• The dreaded “closer in a non-save situation” apparently bit Aroldis Chapman today. Chapman warmed in the top of the ninth with the Reds up by two, but Jay Bruce and Bryan Pena singles stretched the lead to a four-run cushion. Rather than sit Chapman down,
Dusty Baker Bryan Price brought him in, thinking “what’s the worst that could happen?” Well, four walks later (28 pitches, 12 strikes) and Chapman was yanked without recording an out. His consecutive games without a strikeout streak has now reached two. J.J. Hoover was tasked with putting out the fire, but only threw gasoline on it, eventually giving up a two-out, walkoff home run to Drew Stubbs (taking the “L” in the process).
Chapman had previously struggled with command (ex: 20% BB% in 2011) but had shaved the walk rate significantly in the years since then. That’s what made this outing so unexpected. Coming into the game, the Cuban lefty had allowed 14 walks in 142 batters faced — today, he was a perfect four-for-four. Chapman’s velocity was still in the triple-digits, so his sudden control issues weren’t an obvious injury. Interestingly, he had three location clusters this afternoon; over the plate, high, and low and inside/outside to righties/lefties. Having pitches cluster that tail away from the arm side (top to bottom) like that may imply a mechanics issue, although his release point was consistent enough. It bears watching, especially since Chapman has been dealing with a hamstring injury on and off lately, but I would need to see a few more bad outings before I start worrying too much.
• We had the always fun dueling blown saves in Washington today. First, Rafael Soriano had another poor showing, giving up three runs on a pair of hits and a walk before Mark Melancon picked up a “BS” of his own, allowing an earned run on an Asdrubal Cabrera single.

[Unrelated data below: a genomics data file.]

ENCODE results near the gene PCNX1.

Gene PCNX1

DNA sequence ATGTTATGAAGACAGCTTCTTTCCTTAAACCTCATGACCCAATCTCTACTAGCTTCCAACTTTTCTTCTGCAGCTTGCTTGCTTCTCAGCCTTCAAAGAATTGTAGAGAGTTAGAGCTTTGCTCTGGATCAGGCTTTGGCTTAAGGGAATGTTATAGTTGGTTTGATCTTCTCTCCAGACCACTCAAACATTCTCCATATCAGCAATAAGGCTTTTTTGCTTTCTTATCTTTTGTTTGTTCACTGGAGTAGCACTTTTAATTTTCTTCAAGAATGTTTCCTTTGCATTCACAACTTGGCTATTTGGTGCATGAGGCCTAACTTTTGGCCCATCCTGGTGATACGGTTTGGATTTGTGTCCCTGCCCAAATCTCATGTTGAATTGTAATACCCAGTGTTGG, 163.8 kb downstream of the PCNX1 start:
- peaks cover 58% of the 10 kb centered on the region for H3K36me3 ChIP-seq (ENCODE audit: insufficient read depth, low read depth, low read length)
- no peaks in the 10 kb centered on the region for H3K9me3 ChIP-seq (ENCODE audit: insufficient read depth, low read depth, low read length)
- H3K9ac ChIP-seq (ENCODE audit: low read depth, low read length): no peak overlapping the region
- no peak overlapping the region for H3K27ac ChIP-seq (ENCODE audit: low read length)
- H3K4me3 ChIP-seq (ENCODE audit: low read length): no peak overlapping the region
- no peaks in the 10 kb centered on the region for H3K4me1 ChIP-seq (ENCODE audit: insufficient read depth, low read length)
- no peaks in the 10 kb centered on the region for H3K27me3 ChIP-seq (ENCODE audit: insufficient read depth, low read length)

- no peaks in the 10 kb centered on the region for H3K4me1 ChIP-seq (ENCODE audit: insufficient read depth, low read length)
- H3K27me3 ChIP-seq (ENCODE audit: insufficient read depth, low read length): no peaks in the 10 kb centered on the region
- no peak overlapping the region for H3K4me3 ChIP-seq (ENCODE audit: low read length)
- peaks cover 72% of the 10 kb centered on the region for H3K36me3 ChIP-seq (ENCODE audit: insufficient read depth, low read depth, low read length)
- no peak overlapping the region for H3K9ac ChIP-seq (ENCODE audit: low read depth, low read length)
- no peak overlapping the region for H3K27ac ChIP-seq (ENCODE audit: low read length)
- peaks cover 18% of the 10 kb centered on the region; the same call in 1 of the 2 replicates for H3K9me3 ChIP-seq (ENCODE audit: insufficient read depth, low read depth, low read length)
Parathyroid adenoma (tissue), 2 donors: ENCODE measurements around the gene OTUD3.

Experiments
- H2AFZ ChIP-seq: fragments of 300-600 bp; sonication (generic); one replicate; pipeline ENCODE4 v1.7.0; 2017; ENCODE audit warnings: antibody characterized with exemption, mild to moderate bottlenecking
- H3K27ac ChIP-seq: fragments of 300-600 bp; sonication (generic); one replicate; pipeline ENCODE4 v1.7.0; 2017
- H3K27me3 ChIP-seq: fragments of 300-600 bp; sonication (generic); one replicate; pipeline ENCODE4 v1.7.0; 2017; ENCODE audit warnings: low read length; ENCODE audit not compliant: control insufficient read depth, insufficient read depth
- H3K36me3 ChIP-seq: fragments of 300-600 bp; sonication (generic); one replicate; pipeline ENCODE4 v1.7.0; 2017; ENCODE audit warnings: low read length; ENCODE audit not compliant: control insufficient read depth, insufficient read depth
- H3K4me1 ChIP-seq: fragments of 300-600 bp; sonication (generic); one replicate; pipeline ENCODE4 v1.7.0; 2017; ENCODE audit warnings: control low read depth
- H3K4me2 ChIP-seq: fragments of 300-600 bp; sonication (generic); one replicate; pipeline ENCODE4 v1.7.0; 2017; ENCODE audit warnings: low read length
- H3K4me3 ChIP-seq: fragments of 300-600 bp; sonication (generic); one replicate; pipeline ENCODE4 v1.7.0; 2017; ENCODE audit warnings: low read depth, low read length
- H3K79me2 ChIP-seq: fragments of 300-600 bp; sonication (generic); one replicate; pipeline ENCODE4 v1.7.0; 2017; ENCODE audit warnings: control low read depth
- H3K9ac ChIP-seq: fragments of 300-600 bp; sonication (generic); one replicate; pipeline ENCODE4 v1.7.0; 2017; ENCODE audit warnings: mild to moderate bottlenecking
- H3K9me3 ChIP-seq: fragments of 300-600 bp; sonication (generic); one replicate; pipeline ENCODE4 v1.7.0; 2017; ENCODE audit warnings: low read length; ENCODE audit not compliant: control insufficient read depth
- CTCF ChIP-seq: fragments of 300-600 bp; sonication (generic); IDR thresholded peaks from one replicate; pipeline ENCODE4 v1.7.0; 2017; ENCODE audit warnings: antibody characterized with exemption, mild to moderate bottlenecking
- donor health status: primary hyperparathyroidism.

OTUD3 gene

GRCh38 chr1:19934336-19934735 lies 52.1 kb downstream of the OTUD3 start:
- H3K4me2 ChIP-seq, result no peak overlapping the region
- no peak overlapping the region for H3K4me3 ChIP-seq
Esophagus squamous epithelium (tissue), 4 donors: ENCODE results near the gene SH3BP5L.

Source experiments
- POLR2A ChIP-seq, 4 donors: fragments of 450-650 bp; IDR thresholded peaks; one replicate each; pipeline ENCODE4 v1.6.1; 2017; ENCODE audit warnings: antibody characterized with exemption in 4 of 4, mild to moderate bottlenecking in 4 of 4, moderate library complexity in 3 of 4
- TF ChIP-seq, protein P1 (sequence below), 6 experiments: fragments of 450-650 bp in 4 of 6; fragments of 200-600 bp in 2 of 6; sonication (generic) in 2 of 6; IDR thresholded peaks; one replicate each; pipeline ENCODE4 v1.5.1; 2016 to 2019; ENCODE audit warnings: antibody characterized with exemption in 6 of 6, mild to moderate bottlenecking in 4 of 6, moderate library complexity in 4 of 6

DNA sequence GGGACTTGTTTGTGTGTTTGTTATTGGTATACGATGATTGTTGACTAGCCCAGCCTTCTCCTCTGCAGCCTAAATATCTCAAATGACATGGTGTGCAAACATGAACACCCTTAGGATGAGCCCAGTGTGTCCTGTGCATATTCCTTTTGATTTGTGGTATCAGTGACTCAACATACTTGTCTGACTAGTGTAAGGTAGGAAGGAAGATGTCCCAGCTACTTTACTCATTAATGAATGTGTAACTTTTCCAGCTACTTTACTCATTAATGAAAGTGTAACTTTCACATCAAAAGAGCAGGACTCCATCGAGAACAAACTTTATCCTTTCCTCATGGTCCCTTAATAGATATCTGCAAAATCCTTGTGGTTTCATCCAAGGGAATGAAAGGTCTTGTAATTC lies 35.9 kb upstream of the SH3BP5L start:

Melancon hasn’t been quite as good as he was in 2013, but his peripherals are still there. Don’t panic. Soriano’s recent performance has been more concerning, although Matt Williams gave him the vote of confidence saying “he’s been our closer all year and I don’t see that changing right now.” The Nats’ closer’s xFIP is now up to 4.05 and it’s north of 5.00 since the all-star break. His velocity isn’t down significantly, but the strikeout numbers have dropped rapidly as the summer months have dragged on. As I mentioned last week, he’s one of the top “sell high” closers, especially if you can find an owner desperate to try and climb in that roto category. It’s not inconceivable that Tyler Clippard or Drew Storen get a ninth-inning look if Soriano doesn’t right the ship soon.
• Trevor Rosenthal got yanked from a save opportunity after walking three of the four batters he faced (something, something, hard throwing closers in the NL Central and throwing strikes, something). Mike Matheny had seen enough and called on Seth Maness, who immediately allowed a pair of the inherited runners to score before settling down and holding down a one-run game. The young righty’s xFIP remains a decent (if unspectacular 3.51) and, until recently, he’d been pitching as well as he had all season (1.99 ERA in July). That said, these occasional hiccups aren’t helping a team fighting for a playoff spot. While Matheny reiterated after the game that Rosenthal was his guy, you should heed Alan’s advice and roster Pat Neshek in most spots (still available in 77% of Yahoo! leagues as of this posting).
• Quick hits: Jim Johnson made his Tigers debut today. It did not go well. Jake Petricka rolled up save number nine on the season. He looks like the lead dog in Chicago… for now. Joaquin Benoit was unavailable due to shoulder soreness, but the team thinks it is minor and he’ll be ready to go Tuesday. Hector Rondon tossed a 1-2-3 inning for his 17th save of the season. He’s been a bit bumpy in spots, but is in the running for “waiver wire reliever out of nowhere of the year.”
[Green light, yellow light, red light: the colors represent the volatility of the bullpen order.]
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